Exposure to another person’s suicide, or to graphic or sensationalized accounts of suicide

HISTORICAL FACTORS
Previous suicide attempts
Family history of suicide
Childhood abuse, neglect or trauma

(Information from American Foundation for Suicide Prevention)

What to do

If someone you know exhibits warning signs of suicide:

Do not leave the person alone

Remove any firearms, alcohol, drugs or sharp objects that could be used in a suicide attempt

Call the U.S. National Suicide Prevention Lifeline at 800-273- TALK (8255)

Take the person to an emergency room or seek help from a medical or mental health professional

(Information from American Foundation for Suicide Prevention)

Mental Health Resources

Local mental health resources and treatment options:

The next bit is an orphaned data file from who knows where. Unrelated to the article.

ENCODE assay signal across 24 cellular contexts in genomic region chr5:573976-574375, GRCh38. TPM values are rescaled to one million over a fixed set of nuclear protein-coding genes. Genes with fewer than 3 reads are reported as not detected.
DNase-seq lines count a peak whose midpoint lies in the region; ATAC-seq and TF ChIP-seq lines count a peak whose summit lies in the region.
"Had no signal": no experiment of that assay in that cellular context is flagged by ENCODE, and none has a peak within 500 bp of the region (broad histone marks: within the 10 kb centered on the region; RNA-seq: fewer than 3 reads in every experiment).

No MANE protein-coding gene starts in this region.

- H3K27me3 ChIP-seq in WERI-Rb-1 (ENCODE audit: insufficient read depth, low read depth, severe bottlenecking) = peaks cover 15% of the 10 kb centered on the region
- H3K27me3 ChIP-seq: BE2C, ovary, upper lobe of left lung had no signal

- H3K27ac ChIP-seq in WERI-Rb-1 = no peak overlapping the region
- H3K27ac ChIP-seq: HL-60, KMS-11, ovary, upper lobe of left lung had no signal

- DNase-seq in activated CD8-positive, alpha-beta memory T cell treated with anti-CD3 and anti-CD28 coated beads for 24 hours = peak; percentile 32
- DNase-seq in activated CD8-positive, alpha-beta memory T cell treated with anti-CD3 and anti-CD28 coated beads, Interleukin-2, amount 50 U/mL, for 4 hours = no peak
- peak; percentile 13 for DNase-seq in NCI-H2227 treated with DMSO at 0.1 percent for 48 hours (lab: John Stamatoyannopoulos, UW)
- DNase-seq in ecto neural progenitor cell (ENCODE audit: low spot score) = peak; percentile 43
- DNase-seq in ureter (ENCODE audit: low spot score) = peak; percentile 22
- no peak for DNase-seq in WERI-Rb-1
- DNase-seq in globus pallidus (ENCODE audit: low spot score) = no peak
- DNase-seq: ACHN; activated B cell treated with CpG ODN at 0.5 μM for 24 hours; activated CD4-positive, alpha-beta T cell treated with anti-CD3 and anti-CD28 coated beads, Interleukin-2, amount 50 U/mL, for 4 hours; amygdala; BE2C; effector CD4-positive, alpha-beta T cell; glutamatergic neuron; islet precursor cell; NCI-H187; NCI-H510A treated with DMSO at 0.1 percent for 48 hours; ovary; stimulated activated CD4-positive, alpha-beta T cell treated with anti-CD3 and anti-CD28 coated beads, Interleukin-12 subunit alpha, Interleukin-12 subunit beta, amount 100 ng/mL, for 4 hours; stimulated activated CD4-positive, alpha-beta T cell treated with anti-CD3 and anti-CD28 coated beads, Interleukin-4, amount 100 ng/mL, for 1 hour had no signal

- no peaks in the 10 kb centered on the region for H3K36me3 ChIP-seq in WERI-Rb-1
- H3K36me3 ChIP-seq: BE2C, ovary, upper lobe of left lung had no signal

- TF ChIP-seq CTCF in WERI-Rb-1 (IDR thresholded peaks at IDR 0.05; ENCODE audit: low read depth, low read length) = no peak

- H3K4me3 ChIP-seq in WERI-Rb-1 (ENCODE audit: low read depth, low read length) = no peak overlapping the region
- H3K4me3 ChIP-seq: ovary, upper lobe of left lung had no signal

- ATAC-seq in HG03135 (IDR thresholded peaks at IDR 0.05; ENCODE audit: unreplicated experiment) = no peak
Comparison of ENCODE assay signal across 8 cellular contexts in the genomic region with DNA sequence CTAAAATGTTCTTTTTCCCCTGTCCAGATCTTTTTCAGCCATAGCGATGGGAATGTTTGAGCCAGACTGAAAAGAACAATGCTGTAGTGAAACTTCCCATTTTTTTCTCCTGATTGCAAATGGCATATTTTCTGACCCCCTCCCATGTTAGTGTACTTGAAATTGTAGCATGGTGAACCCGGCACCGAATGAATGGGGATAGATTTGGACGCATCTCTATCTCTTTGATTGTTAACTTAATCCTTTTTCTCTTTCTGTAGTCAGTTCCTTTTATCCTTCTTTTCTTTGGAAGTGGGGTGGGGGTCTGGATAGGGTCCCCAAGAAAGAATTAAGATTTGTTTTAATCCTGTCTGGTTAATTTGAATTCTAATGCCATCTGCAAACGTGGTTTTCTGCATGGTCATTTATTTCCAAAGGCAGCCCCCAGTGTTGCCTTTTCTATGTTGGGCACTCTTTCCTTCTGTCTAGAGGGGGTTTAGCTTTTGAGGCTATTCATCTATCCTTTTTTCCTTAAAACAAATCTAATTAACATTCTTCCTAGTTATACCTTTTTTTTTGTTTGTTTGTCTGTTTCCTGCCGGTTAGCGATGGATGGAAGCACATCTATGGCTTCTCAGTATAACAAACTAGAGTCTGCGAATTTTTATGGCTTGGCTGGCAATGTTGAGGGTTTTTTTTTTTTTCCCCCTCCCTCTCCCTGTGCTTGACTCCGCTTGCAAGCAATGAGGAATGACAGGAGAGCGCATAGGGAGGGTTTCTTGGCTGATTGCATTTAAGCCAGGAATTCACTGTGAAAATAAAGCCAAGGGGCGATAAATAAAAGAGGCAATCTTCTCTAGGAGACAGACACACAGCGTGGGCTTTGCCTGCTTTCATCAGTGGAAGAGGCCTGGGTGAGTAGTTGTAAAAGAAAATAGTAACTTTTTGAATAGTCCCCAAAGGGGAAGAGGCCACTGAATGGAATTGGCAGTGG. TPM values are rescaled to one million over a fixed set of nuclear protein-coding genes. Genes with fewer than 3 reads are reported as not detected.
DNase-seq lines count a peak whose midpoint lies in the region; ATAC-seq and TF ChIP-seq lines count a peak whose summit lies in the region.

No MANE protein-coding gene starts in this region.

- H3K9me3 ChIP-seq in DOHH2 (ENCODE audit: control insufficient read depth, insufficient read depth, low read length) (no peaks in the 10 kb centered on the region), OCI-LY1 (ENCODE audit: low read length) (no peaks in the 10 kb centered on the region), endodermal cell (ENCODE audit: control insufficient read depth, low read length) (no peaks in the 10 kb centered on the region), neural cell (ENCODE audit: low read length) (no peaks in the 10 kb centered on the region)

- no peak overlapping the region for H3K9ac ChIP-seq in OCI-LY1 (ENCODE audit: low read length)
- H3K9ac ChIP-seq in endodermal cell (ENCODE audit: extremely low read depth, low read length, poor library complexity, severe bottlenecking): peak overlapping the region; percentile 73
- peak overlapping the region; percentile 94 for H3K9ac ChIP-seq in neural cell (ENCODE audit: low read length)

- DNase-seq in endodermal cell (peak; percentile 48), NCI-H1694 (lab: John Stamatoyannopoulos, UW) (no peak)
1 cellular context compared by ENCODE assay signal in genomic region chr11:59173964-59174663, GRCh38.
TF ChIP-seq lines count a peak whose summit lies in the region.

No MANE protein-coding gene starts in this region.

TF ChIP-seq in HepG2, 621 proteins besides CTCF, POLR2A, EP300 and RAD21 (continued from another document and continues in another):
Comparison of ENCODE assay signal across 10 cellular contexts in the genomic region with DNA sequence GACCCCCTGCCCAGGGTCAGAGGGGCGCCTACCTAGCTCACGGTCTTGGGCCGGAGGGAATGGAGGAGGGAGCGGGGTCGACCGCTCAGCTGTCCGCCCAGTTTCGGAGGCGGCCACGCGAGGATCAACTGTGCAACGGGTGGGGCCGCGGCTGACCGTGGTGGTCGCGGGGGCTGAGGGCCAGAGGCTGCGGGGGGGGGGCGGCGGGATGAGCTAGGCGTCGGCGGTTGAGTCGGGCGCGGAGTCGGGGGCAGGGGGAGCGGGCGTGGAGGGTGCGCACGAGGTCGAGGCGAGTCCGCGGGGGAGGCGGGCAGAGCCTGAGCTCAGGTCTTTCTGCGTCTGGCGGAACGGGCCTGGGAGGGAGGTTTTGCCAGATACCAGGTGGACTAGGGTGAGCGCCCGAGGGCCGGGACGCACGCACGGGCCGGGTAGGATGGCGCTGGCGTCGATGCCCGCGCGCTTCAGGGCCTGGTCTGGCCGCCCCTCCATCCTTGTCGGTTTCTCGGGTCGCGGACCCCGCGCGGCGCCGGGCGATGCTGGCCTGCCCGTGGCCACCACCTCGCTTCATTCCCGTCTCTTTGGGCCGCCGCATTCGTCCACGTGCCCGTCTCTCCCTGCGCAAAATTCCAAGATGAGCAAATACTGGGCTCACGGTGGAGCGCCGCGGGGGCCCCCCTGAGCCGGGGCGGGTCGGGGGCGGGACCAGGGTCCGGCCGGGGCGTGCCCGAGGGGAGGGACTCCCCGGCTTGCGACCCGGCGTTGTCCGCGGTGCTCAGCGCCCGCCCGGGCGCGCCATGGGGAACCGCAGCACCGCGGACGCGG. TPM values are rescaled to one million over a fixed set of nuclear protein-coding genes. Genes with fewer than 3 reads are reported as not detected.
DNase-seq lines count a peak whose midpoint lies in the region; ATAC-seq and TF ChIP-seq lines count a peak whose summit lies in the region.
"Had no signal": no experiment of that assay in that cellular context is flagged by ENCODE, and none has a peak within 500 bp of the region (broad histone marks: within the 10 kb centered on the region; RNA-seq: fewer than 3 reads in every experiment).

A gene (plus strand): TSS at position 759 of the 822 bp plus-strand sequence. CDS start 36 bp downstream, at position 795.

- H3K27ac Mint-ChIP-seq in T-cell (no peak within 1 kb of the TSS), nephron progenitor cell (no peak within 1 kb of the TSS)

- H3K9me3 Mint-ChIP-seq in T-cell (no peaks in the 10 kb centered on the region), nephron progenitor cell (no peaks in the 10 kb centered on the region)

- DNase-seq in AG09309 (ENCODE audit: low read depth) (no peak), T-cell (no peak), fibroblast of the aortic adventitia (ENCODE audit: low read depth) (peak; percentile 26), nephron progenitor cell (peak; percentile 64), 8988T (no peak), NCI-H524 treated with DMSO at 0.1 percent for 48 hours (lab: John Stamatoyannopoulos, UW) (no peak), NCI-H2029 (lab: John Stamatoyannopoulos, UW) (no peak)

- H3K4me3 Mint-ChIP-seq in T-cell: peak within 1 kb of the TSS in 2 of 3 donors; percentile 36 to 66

Crawford County Mental Health
Adult Services
911 E. Centennial
Pittsburg
620-231-5130

Families and Children Together (FACT)
(Crawford County Mental Health Children’s services)
411 E. Madison
Pittsburg 620-232-3228

Addiction Treatment Center of Southeast Kansas
810 W. Cedar
Girard
620-724-8806

Crisis Services
620-232-SAVE (7283)
24-hour crisis line
www.crawfordmentalhealth.org

Via Christi Behavioral Health
200 E. Centennial Drive, Ste. 13
Pittsburg
620-231-1068

Community Health Center of SEK
3011 N. Michigan
Pittsburg
620-231-9873

National Alliance on Mental Illness
Southeast Kansas Affiliate
620-240-3740

Free support meetings:
Second Monday of each month - 6:30 p.m.
Last Thursday of each month - 6:30 p.m.
Presbyterian Church
520 N. Pine, Pittsburg

— Stephanie Potter is a staff writer at the Morning Sun. She can be emailed at spotter@morningsun.net or follow her on Twitter @PittStephP and Instagram @stephanie_morningsun.